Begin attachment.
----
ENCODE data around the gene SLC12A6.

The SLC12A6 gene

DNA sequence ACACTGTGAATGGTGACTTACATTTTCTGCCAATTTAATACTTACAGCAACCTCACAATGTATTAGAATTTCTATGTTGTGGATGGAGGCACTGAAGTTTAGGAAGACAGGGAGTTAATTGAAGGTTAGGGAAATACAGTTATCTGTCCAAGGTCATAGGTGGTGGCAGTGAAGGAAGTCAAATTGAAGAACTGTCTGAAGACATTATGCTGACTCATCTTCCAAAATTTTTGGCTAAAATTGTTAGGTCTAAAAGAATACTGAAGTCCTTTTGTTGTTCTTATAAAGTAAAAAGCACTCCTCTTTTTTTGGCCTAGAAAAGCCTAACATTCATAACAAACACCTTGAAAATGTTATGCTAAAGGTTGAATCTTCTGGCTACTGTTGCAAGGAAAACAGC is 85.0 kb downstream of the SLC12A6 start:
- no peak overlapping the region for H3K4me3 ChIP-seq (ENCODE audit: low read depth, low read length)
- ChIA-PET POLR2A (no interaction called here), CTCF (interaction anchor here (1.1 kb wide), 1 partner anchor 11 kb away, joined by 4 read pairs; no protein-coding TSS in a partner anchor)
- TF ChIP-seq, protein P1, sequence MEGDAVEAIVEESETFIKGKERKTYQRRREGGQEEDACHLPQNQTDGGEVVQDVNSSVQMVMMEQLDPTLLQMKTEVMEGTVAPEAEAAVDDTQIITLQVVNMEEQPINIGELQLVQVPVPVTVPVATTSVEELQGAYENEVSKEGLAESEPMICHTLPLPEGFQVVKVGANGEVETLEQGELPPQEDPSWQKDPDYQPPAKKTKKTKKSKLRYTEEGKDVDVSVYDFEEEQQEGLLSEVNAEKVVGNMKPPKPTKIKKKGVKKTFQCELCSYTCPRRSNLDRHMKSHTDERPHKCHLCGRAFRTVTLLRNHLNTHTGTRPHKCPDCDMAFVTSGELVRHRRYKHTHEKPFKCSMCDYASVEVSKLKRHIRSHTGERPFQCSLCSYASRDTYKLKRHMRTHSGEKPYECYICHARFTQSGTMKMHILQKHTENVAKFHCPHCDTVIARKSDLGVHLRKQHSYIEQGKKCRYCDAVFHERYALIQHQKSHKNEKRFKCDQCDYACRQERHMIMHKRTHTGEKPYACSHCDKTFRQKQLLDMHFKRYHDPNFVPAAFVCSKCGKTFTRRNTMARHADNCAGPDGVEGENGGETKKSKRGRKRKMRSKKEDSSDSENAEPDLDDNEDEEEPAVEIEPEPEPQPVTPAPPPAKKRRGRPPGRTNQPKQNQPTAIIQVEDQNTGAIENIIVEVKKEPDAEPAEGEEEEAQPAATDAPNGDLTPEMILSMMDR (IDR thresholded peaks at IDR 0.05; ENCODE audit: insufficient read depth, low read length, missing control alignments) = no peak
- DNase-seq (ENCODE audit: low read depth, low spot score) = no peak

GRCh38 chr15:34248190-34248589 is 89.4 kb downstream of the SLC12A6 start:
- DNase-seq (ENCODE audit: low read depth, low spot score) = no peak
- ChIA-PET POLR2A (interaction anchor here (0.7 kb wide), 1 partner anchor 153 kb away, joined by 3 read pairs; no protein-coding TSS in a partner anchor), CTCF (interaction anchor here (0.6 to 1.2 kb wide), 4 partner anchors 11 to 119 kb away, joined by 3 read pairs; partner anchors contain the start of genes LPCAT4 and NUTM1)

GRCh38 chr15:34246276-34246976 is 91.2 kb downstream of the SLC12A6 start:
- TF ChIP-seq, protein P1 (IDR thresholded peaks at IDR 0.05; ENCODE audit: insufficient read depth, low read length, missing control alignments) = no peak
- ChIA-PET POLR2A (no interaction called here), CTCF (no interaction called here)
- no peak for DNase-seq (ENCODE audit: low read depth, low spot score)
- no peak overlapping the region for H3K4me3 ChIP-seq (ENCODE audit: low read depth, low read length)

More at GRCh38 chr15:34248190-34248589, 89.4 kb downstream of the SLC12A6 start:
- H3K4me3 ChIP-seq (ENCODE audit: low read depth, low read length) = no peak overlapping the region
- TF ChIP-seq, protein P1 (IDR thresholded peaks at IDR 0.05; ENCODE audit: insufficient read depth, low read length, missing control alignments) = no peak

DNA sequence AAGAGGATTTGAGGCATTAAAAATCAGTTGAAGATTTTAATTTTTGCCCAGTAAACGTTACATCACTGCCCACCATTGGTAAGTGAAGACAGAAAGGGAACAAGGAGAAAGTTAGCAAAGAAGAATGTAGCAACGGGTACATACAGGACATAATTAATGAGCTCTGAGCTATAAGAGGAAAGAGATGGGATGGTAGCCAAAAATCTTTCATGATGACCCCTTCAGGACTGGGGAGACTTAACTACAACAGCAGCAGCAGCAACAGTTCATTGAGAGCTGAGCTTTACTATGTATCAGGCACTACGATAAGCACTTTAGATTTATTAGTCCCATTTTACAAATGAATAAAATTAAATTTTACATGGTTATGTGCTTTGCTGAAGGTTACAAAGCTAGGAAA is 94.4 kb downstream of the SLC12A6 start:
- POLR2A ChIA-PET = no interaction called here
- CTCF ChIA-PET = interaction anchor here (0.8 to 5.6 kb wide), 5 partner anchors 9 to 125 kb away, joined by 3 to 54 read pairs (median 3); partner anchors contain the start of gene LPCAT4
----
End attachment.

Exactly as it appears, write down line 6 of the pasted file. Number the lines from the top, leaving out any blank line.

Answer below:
- TF ChIP-seq, protein P1, sequence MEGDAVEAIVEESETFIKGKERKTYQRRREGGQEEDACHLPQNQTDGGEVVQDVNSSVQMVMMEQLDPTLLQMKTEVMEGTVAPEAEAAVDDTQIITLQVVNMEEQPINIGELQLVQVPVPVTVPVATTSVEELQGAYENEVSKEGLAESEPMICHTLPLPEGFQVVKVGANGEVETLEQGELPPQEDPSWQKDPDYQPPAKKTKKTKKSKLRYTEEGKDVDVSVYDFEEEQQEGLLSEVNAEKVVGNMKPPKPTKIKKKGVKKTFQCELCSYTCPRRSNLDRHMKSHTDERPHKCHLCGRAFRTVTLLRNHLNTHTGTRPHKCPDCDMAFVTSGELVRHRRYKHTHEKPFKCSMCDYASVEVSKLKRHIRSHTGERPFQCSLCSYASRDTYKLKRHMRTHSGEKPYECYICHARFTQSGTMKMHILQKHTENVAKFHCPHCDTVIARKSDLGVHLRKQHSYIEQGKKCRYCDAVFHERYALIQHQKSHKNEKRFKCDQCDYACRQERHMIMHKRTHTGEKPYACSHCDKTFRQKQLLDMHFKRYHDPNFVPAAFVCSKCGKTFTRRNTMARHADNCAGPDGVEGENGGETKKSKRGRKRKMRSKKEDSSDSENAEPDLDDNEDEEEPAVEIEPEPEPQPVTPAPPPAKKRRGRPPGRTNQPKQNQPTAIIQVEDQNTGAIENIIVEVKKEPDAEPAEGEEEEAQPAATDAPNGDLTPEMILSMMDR (IDR thresholded peaks at IDR 0.05; ENCODE audit: insufficient read depth, low read length, missing control alignments) = no peak